By Sarah Pridgeon
Living in these wide open spaces, I have grown used to early morning visits from turkeys and deer and the occasional stench of a skunk. Before I moved here, on the other hand, I developed strong suspicions that Wyoming’s claims of abundant wildlife might be something of a myth.
During one of my early visits, in the heady days of pre-marriage romance when the husband and I would spend our vacations experiencing one another’s way of life, I was treated to an excursion into the forest, courtesy of my dad-in-law. The goal of the hike was to find a flying squirrel.
I prepared in my usual city girl manner, which consisted mainly of making sure I had my sunglasses. I wore slip-on shoes with absolutely no grip and a tendency to fall off if I walked too fast, because they matched my outfit. The rest of my wardrobe was little better.
Had I known back then what dad-in-law’s idea of a short stroll through the woods is, I might have put more thought into my preparations and at least added a layer of sunscreen. I should have taken his backpack and water bottle as fair warning but, as it was, sunglasses quickly became the least of my problems.
Uppermost on my new list of concerns was the fact that we really only had a vague idea where flying squirrels might live. Several miles later, I had a rockery’s worth of stones in my shoes and was regretting that I’d brought my most fashionable handbag.
The scenery was beautiful, the sun was shining, but the squirrels weren’t coming out to play. We wandered in circles, staring up at the trees in the hope that a kite-shaped mammal might fling itself towards us.
On a whim, we turned our attentions upward and began to climb what turned out to be an actual mountain. As the incline increased, we resorted to dragging ourselves along using extreme caution and a barbed wire fence.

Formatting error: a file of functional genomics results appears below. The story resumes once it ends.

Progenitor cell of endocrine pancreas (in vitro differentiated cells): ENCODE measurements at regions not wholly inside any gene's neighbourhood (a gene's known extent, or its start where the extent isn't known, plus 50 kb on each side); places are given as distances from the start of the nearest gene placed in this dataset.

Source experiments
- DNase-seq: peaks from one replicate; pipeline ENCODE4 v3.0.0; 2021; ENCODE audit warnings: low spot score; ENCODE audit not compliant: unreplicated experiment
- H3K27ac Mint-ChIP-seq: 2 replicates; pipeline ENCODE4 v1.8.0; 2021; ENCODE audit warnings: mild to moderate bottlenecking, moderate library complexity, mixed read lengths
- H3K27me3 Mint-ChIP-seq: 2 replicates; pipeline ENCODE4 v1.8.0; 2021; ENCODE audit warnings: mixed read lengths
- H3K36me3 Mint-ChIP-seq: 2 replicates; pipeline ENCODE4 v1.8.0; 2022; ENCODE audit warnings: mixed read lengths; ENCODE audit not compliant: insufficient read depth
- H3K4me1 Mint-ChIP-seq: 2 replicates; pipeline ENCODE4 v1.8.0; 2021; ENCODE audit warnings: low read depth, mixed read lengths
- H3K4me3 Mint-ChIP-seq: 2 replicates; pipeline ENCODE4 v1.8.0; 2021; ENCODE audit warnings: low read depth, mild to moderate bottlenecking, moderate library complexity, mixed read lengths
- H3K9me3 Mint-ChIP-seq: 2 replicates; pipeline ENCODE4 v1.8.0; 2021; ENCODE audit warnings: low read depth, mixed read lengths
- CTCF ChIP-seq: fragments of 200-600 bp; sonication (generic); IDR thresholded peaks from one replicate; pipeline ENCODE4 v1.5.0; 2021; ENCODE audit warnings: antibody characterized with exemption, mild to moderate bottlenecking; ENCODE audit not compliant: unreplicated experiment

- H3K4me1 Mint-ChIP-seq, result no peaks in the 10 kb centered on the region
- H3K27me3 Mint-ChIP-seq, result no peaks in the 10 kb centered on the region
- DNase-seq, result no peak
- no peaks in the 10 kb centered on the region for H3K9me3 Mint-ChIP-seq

High above what I would call a sensible altitude, we reached the zenith of our investigation. Hanging from a barb, desiccated beyond all recognition, was the carcass of a flying squirrel.
Dad-in-law stared at the sad little skeleton in contemplation. He picked it up, gingerly lifted its leg and, in a conciliatory sentence that only a father would think to offer, said, “Well, at least you can see how the wing structure works.”
A few days later, my sister-in-law and her husband invited us for a weekend in the Bighorns and promised I would meet a moose. This was another exotic animal I had never had chance to encounter, so how could I possibly have said no?
We saw many things over that weekend. I hiked alongside flowing dams, still wearing those slip-on shoes, and ate fish newly caught from the streams. I even took my first ride on a four-wheeler, although they prudently pointed me to the passenger’s seat.
What we did not see was a moose, though we searched high and low. We drove in every direction, down canyons and over hills, but the Bighorns were too busy that weekend for a moose to parade itself in public (although, to a city girl, I’ll admit that it was a baffling concept back then for three tents and a log cabin to constitute “busy”).
Out of time and out of places to look, my sister-in-law delivered the first of the many strokes of genius I have come to admire her for. As I emerged from the cabin on our final morning, she grabbed my hand and rushed me out into the forest.
Determined that I not return to England without a tale to tell, she had taped a photograph of a moose to the back of a tree. My mission was to locate that photograph so that I could tell my family I had “found a moose in the Big Horns.”
See? Genius. Even when the tale of her quick thinking turned out to be much more fun to tell, which rather ruined the plan.
Meanwhile, the saga of the squirrel is far from over. I feel sure that it won’t be long before I am ushered back out into the wilds, although this time I will be sure to wear shoes with laces.
My alarm bells first rang when I returned home from work to find a jubilant dad-in-law waving a magazine and pointing to the flying squirrel on the cover. “I’ve worked out why we didn’t find them!” he exclaimed, arguably a bit belatedly. “Flying squirrels are nocturnal.”